Since the fourth quarter started, earnings estimates for the S&P 500 have declined slightly. On October 1, analysts expected earnings to increase 15.5% during the fourth quarter, as of last Friday, it was down to 15.3%. Earnings growth estimates for the first quarter of 2005 have also declined by 20 basis points to 7.7% since the beginning of the fourth quarter. While earnings growth estimates have been relatively constant over the past three months for the S&P 500, several sectors have experienced large revisions.
|Fourth Quarter 2004||First Quarter 2004|
|Oct 1, 2004||Jan 7, 2005||Oct 1, 2004||Jan 7, 2005|
While the energy sector contributes only about 10% to the overall earnings of the S&P 500 index, if estimates prove accurate, it will account for just under half of the total earnings growth for the fourth quarter. Materials companies contribute only about three percent to the index earnings and financial companies are expected to contribute significantly to fourth quarter earnings growth as well.
The deceleration in earnings growth was discussed throughout 2004 as growth slowed from 28.3% in the second quarter to 16.8% in the third quarter. Currently, growth is expected to bottom out during the first and second quarters and start accelerating during the third quarter.
As the table indicates, a significant amount of the acceleration in earnings growth is expected to come from consumer discretionary and financial companies. It might prove difficult for financial companies to accelerate earnings growth during in a rising rate environment.
During the first few days of earnings season, technology stocks have reported mixed results. Advanced Micro Devices announced that while fourth quarter sales would be "slightly" below results from the third quarter, operating profit would be "significantly" below the third quarter's operating income of $68.4 million. As a results of AMD's pre-announcement, consensus estimates for the fourth quarter fell by about 50% to nine cents per share. Intel on the other hand reported better than expected earnings, $0.33 per share versus estimates of $0.31 per share. Apple Computer stole the spotlight Wednesday afternoon. The company blew away analysts estimates, earning $0.70 per share, over 40% higher than the $0.49 per share Wall Street expected. Sales increased 74% from last year with earnings increasing over 300%. iPod sales soared from $256 million last year to $1.21 billion in the fourth quarter. Increased iPod sales benefited its online music store as well. Its Other Music Products segment experienced a 250% increase in sales to $177 million.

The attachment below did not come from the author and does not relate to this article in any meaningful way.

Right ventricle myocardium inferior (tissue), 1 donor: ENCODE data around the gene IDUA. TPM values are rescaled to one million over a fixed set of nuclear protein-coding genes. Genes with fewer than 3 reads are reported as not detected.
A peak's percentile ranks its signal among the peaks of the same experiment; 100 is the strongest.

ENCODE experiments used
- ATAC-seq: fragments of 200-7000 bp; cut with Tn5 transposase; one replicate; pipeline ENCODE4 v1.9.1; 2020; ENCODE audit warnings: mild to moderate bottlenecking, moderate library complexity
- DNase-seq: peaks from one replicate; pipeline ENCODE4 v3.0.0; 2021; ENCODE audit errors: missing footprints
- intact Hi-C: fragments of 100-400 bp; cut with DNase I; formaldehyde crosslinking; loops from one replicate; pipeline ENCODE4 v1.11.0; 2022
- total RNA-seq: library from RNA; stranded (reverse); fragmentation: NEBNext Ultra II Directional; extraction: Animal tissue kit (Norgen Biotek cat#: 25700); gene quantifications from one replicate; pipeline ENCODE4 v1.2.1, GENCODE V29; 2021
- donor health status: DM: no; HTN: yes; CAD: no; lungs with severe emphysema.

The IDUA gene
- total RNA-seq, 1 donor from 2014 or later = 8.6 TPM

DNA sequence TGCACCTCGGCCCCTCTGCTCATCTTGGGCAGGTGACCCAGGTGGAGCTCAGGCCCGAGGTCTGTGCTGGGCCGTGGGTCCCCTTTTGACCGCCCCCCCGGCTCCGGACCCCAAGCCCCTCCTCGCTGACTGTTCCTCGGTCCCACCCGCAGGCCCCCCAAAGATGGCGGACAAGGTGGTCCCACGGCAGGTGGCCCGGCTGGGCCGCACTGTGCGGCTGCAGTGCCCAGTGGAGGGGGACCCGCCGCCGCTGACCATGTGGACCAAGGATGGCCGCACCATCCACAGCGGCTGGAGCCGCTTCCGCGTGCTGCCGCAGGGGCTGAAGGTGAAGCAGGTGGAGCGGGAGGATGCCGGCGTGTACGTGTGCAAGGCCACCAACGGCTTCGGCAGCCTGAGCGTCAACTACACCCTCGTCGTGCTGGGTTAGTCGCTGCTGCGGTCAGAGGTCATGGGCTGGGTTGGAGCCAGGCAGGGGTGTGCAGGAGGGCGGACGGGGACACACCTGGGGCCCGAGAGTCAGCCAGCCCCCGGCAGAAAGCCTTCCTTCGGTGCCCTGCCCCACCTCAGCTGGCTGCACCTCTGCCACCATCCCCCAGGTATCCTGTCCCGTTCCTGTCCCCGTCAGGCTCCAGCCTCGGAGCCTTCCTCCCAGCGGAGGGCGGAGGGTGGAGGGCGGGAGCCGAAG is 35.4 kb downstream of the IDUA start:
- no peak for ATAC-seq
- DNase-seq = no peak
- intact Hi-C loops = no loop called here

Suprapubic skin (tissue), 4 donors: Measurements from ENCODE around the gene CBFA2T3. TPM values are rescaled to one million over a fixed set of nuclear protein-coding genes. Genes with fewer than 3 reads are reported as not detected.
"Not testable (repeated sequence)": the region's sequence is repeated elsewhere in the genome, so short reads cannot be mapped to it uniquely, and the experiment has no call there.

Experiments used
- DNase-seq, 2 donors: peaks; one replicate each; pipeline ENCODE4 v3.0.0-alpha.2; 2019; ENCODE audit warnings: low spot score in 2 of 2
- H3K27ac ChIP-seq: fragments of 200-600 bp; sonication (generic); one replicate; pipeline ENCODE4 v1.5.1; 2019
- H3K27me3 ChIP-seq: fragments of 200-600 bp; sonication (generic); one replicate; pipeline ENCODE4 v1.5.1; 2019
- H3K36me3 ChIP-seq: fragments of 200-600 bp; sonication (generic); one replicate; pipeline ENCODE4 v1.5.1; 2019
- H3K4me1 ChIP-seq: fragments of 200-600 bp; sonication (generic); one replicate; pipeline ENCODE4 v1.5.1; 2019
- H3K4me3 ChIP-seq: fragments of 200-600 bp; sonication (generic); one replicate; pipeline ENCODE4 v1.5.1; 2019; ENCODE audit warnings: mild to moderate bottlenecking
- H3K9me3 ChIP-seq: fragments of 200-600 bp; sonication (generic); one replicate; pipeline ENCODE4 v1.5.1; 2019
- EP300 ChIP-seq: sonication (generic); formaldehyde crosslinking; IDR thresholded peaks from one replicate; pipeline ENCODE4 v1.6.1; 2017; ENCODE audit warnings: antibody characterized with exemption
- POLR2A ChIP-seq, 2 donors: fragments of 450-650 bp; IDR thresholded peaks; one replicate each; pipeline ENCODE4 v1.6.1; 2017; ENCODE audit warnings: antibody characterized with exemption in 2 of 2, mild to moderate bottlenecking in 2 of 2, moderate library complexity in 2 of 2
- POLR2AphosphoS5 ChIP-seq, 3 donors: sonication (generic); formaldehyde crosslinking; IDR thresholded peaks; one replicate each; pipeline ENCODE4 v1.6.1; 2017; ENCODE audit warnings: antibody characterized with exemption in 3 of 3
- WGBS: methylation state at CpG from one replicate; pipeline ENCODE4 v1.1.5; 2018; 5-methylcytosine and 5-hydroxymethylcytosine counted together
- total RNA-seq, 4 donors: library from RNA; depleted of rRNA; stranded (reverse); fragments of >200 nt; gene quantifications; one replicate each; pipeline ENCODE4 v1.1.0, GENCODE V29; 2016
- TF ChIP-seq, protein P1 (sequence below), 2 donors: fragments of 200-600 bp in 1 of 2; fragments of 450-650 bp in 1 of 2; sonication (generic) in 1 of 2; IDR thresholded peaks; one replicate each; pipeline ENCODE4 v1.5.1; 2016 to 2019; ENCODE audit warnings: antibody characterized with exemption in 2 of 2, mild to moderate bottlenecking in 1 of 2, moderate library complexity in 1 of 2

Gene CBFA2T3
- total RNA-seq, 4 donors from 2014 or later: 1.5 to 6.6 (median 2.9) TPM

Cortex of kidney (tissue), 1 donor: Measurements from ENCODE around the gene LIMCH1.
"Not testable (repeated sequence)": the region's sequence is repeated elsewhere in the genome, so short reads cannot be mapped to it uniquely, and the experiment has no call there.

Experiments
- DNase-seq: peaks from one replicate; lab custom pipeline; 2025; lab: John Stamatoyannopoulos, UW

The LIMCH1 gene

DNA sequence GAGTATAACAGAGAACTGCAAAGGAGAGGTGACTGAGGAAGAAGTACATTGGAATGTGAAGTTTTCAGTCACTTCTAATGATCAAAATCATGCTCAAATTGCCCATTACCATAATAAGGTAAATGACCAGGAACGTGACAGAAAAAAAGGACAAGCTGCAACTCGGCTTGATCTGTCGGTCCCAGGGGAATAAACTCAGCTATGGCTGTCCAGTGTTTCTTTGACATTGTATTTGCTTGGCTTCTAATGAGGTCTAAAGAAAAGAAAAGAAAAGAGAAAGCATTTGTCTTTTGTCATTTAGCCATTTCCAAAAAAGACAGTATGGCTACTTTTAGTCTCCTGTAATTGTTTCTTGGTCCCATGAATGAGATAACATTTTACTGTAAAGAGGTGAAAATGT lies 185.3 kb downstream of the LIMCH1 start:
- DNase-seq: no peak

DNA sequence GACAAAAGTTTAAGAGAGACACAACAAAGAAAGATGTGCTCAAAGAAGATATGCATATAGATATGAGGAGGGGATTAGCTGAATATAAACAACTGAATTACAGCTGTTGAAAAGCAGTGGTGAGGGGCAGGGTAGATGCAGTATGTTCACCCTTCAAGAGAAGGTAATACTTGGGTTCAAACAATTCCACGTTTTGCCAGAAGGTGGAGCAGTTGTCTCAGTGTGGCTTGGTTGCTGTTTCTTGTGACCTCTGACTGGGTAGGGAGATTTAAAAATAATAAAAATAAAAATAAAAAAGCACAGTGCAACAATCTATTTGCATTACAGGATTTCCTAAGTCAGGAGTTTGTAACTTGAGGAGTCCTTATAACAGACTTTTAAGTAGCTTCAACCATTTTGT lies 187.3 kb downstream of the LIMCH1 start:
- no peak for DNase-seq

M.D.C. Holdings reported fourth earnings of $3.17 per share, 56% higher than a year ago and $0.35 higher than analysts were estimating. Sales increased by 56% aided by a 21% increase in average home price. There were two items that could cause concern. First, net new orders decreased, albeit by only 1%, and the cancellation rate increased to 32.0% from 26.5% last year. Nevada accounted for the bulk of the decline in new orders, which fell by 65%. New orders also fell in Virginia, down 29%, and were up only 9% in Colorado. Total order backlog increased 16% from last year, while the value of backlog grew by 20% to $1.9 billion. M.D.C is starting the year with its backlog 45% higher than its revenues were in 2004.
Alcoa's fourth quarter results repeated a familiar chorus. Its revenue increased 12% due to higher aluminum prices and increased demand. Net income, however, was flat compared to last year. Higher energy and other input cost pressured margins and the weaker dollar weighted down its non-US manufacturing operations. The company said there was strength in its consumer products business that was "offset by seasonal weakness in can sheet, building products and closures."
The holiday shopping season got a big lift during the post-Christmas week, but it was not able to salvage the poor season. The ICSC reported that same store sales increased by 2.7%, below the 3.5% to 4.0% expected. Williams-Sonoma reported this week that its holiday-season sales were below expectations. Total sales increased 7.3%, but same store sales were flat compared to last year. The company did cite an increase in gift cards as a contributing factor. If this was in fact the case, then January sales should be strong. The consumer has given hints about starting to slow spending and retailers have reported mixed results. Teen apparel retailer, American Eagle, reported December same store sales were up 32.8%, while Gap saw same store sales slip 1%. Luxury goods continue to experience strong results. Coach, the luxury-leather goods company, reported that sales for the quarter ending January 1, 2005 increased 29% with earnings advancing at least by 34%. But toy sales faltered, at least according to the results at Hasbro. This week, Hasbro announced that its sales for the full year will be below last year's results due to "a retail environment that was tougher in the fourth quarter than we expected."